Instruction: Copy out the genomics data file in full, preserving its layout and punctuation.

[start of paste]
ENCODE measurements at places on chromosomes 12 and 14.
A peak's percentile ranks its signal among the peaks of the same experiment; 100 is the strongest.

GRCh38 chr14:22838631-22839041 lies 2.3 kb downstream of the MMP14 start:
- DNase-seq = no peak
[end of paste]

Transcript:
ENCODE measurements at places on chromosomes 12 and 14.
A peak's percentile ranks its signal among the peaks of the same experiment; 100 is the strongest.

GRCh38 chr14:22838631-22839041 lies 2.3 kb downstream of the MMP14 start:
- DNase-seq = no peak